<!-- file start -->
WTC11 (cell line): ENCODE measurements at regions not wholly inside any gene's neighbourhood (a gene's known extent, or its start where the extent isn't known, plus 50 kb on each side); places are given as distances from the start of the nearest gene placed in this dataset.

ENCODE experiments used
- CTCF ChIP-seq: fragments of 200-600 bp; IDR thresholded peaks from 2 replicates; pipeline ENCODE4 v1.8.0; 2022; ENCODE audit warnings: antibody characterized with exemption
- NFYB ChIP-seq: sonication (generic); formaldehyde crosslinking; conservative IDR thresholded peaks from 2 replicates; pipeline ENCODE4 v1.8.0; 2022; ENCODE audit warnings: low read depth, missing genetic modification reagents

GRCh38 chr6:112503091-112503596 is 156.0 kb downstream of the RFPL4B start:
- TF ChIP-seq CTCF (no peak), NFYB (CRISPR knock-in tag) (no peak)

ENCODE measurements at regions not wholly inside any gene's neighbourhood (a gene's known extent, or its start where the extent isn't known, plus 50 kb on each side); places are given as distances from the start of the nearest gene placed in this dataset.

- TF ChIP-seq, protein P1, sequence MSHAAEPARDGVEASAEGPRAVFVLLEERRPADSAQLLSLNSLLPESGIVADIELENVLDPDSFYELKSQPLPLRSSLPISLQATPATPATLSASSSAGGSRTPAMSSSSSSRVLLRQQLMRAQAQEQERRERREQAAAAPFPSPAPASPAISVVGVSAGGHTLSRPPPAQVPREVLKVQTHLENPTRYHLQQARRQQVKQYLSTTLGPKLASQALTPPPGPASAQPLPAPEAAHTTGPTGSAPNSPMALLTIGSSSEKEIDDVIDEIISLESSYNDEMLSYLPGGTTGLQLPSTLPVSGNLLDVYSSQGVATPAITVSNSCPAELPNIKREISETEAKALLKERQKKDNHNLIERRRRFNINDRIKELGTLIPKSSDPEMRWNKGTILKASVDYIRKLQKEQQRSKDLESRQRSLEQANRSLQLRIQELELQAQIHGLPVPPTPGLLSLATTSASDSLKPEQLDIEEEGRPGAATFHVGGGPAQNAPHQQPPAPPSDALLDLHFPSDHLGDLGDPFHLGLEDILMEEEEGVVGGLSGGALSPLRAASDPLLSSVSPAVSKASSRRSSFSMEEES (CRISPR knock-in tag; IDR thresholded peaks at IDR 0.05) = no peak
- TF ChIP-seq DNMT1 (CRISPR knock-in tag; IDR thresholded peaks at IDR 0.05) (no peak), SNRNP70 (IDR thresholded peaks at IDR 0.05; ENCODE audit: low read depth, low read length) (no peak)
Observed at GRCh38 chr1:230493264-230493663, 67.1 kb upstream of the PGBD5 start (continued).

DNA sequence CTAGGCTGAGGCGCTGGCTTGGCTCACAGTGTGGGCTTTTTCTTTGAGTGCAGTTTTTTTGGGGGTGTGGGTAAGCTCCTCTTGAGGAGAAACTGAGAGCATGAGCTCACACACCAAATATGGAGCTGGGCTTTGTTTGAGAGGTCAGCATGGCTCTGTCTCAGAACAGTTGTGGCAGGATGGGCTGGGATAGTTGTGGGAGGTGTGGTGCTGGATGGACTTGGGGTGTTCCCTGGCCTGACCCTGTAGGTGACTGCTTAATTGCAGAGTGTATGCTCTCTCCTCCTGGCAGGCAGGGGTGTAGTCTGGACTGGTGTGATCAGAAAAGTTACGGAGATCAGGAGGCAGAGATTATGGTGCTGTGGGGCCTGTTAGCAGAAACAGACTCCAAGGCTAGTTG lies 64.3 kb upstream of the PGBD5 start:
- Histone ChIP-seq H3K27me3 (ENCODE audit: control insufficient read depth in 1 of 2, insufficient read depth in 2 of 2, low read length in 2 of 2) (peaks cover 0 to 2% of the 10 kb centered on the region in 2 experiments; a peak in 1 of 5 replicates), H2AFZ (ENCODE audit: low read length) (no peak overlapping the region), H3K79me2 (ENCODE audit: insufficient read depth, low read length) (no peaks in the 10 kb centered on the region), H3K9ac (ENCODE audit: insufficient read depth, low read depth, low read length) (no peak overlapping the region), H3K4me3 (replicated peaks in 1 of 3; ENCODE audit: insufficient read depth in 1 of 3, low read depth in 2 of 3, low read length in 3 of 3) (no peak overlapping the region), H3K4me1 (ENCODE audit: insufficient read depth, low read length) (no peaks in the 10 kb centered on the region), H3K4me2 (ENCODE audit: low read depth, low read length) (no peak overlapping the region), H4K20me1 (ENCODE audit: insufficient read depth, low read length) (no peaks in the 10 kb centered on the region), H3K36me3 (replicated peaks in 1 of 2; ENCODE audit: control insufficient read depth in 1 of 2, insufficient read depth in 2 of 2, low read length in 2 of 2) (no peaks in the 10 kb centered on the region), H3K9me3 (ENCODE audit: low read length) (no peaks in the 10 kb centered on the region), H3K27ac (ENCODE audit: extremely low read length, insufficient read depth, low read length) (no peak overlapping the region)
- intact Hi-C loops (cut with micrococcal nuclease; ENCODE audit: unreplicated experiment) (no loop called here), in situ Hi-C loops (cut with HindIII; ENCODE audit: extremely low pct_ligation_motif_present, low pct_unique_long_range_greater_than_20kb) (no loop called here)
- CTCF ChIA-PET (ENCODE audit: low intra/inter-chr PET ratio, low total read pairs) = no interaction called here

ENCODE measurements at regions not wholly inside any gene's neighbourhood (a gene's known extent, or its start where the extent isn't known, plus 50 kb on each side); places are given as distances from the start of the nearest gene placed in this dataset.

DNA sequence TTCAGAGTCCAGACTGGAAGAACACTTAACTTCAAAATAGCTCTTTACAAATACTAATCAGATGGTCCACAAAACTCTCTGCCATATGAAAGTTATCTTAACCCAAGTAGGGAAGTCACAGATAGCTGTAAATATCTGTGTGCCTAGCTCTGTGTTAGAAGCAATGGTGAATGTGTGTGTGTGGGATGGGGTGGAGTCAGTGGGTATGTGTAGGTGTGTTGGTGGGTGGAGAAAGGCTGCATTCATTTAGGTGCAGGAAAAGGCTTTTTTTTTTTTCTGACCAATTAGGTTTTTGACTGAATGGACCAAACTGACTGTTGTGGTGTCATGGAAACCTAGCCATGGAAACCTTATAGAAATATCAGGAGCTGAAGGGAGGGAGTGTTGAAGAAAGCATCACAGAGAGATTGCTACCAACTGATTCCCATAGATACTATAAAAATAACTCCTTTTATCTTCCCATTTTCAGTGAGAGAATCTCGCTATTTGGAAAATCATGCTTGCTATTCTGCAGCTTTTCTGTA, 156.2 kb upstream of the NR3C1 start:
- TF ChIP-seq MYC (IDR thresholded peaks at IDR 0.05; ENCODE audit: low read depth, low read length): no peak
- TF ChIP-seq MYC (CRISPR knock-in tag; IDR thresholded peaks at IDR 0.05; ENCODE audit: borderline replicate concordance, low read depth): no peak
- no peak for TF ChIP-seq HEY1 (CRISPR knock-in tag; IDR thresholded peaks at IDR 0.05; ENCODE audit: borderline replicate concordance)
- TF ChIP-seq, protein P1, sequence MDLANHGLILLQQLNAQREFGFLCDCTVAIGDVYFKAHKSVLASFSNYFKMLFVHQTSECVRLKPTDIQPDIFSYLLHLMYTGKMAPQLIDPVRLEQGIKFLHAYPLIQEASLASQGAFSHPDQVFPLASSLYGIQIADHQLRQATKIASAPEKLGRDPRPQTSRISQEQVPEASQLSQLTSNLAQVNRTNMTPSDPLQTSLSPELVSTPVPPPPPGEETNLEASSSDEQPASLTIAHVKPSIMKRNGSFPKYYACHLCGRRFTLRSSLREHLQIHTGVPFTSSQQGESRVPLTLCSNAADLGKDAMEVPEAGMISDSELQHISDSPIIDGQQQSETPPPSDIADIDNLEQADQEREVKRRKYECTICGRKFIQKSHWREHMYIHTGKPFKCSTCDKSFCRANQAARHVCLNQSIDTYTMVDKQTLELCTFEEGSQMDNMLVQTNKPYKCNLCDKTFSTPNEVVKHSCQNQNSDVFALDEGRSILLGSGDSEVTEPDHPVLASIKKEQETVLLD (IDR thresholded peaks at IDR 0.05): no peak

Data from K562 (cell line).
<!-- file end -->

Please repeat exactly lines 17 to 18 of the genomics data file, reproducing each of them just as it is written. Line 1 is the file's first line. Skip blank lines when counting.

- TF ChIP-seq MYC (IDR thresholded peaks at IDR 0.05; ENCODE audit: low read depth, low read length): no peak
- TF ChIP-seq MYC (CRISPR knock-in tag; IDR thresholded peaks at IDR 0.05; ENCODE audit: borderline replicate concordance, low read depth): no peak